Whichever team was victorious here would gain control of the division. The loser, meanwhile, would face a second loss in a row in an unforgiving division.
Over the following 10 slides, we’ll take a look at some things we learned about the Buccaneers in their 16-27 loss to the Saints.
Maybe it was the fact that the team had to travel home from London during their bye week. Maybe it was complacency after watching the struggling St. Louis Rams dismantle the Saints last week to gain their first win of the season.
Whatever the reason, it was sometimes hard to believe that the Buccaneers were a team coming off of its bye week.
The offense was ineffective. The defense was sluggish. On both sides of the ball, the team simply lacked the sense of urgency that should have been brought into a game of this magnitude.
Moreover, there seemed to be quite a bit of confusion for both the offensive and defensive squads. That uncertainty manifested itself in poorly-timed timeouts, dead-ball penalties, and blown routes and coverages.
The Buccaneers came into the game 28th in the NFL in penalties. Against the Saints, those yellow flags continued to pile up to the tune of nine penalties for 80 yards.
Offensively, the pass interference penalties and ridiculous personal fouls stole not only yards, but also first downs from the Buccaneers.
Defensively, the penalties practically gift-wrapped points for the Saints. There is no way to sugar coat that.
The swarm tackling technique worked pretty well in the beginning of the game for the Buccaneers, but that is perhaps the best that can be said about the Buccaneers’ defensive effort against the Saints.
Sending waves of players after the ball prevented the Saints from breaking big plays in the first quarter. After that, though, the Saints made some offensive adjustments and never looked back.
When the tackles came down to one-on-one matchups (which was the case for most of the later part of the game), the Buccaneers were extremely hit-or-miss.
For every play the Bucs were able to stop in the backfield, the Saints were able to execute several big plays both on the ground and in the air with yards after the catch.
In the first half of the game, the Buccaneers used a zone defense against the pass. Drew Brees punished the Bucs, carving them up for over 150 yards and two touchdowns.
In the second half, the Buccaneers shifted to zone coverage, which proved to be much more effective against the pass game.
Despite contending with some serious injuries at linebacker, the Buccaneers were able to keep the Saints in better check during the second half. Mason Foster was all over the field with tackles and assists, while Ronde Barber was able to get his hands on a toss to Darren Sproles for an interception.
Had their offense been able to put points on the board, the Buccaneers could have been much more competitive in the game than they were.
Against the Saints, Josh Freeman completed 26 or 36 passes for 256 yards and one touchdown.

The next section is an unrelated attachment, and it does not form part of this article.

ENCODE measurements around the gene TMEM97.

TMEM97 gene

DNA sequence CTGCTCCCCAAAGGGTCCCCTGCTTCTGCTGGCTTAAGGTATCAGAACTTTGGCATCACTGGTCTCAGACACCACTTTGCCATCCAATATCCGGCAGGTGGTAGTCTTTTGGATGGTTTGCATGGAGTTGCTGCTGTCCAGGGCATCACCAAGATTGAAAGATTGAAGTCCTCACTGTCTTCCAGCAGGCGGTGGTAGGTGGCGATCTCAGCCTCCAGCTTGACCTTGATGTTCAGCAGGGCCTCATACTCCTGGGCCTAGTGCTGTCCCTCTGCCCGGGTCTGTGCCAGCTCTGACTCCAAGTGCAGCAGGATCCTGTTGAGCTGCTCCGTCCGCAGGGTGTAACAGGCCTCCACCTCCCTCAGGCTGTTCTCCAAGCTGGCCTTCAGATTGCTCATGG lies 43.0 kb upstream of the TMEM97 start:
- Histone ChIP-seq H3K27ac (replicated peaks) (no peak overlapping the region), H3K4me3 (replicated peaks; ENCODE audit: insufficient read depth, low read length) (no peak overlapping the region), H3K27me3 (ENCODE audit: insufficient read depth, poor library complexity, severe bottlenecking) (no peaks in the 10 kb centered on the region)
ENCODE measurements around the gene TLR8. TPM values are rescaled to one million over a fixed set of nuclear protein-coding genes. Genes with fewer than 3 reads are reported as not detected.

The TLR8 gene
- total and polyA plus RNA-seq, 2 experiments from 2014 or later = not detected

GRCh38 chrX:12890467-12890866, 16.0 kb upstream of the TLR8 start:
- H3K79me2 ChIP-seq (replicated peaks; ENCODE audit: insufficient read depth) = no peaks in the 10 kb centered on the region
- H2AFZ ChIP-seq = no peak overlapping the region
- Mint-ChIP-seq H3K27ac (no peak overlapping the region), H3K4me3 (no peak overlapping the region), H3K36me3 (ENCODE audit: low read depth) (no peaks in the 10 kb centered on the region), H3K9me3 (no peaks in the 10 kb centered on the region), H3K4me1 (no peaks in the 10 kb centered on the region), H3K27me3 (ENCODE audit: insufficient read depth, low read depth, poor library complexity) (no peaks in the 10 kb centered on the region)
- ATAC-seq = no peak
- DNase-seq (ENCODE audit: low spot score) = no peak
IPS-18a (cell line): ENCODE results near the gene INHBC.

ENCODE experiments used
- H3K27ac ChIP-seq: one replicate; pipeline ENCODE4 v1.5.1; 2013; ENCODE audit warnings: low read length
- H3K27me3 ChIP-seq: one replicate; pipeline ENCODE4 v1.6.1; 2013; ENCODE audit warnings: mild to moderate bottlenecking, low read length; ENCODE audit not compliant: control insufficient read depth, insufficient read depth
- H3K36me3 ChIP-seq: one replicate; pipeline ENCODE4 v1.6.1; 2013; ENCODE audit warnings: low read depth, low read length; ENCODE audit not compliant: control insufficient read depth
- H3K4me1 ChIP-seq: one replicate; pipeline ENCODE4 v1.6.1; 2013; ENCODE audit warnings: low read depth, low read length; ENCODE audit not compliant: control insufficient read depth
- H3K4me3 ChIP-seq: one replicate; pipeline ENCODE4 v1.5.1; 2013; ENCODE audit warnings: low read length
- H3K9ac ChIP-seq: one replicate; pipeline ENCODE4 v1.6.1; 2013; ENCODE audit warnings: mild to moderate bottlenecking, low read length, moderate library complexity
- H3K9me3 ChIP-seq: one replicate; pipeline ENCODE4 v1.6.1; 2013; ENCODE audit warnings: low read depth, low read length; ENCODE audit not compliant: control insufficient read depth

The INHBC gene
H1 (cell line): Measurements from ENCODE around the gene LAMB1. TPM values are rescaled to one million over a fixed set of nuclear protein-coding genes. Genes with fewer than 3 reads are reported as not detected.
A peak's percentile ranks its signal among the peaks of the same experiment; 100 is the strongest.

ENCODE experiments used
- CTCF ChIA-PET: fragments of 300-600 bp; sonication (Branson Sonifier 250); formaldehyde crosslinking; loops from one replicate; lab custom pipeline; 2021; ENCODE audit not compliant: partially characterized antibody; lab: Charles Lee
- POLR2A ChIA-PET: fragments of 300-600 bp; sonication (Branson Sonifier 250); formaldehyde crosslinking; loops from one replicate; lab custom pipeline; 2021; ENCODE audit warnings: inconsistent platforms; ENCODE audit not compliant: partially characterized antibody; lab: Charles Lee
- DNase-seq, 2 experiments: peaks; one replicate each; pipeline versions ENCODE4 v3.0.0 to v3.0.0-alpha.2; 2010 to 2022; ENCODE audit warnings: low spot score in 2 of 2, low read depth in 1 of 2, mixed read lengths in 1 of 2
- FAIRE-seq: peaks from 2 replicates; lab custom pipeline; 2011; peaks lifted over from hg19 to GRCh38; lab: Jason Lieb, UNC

He’s able to get the yards and thanks to a few lucky breaks he was able to avoid turning the ball over to the Saints, but he’s not able to get his team into scoring position.
Freeman’s struggles this season have been well documented. He’s been extremely hit or miss, and the Buccaneers record has generally reflected Freeman’s level of play. He has got to find some consistency on the field in order to keep his team competitive in their division down the stretch.
Despite his starter label, Arrelious Benn is perhaps one of the deepest wells of untapped potential on the Buccaneers' team.
With an average of 16.2 yards per catch, it seems strange that he hasn’t been integrated into the offense more effectively. He’s averaging just two receptions per game, which isn’t anywhere near enough to be a real help to his team.
It was good to see LeGarrette Blount back on the field, pounding the ground for 72 yards against the Saints. Although he struggled at times against the Saints’ defense, at other times he looked almost unstoppable.
He’ll only become more effective in the coming weeks as his knee continues to get better.
That is fortunate for the Bucs because Josh Freeman's problems on the field don’t seem to be clearing up in a timely fashion.
Although the Buccaneers struggled offensively, their problems cannot be blamed on poor field position.
Despite a couple of fumbles on a punt return late in the game, Preston Parker was red hot on the few returnable kickoffs and punts.
In particular, his 45-yard kickoff return helped to position his team well. It’s simply a shame that the Bucs weren’t able to capitalize on that opportunity.
The Buccaneers are becoming known for their slow starts. Against the New Orleans Saints they did little to overcome that tradition.
After a prolonged injury timeout halfway through the first series, the Bucs went three-and-out on the first drive of the game. They were equally ineffective for their next four offensive possessions before finally putting points on the board with just two minutes left in the first half.
When a team seems to be playing below its potential, the famous coaching excuse is that the players simply aren’t playing their best football—yet.
Tampa Bay coaches will have to use that excuse for yet another week after this week’s debacle against the Saints.
At some point, that excuse isn’t going to fly anymore. The Buccaneers have had nine weeks—including a bye week—to figure out what needs to be done to start playing their best football.
At this point, maybe the focus should be shifted from playing the best football to playing passably good football. The team isn’t going to get any better if they can’t get back to those fundamental basics.